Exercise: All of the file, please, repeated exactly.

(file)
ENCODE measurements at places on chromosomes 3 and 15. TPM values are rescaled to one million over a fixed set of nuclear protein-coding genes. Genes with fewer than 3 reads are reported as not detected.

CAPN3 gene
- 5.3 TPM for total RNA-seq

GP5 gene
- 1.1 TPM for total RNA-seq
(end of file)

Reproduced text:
ENCODE measurements at places on chromosomes 3 and 15. TPM values are rescaled to one million over a fixed set of nuclear protein-coding genes. Genes with fewer than 3 reads are reported as not detected.

CAPN3 gene
- 5.3 TPM for total RNA-seq

GP5 gene
- 1.1 TPM for total RNA-seq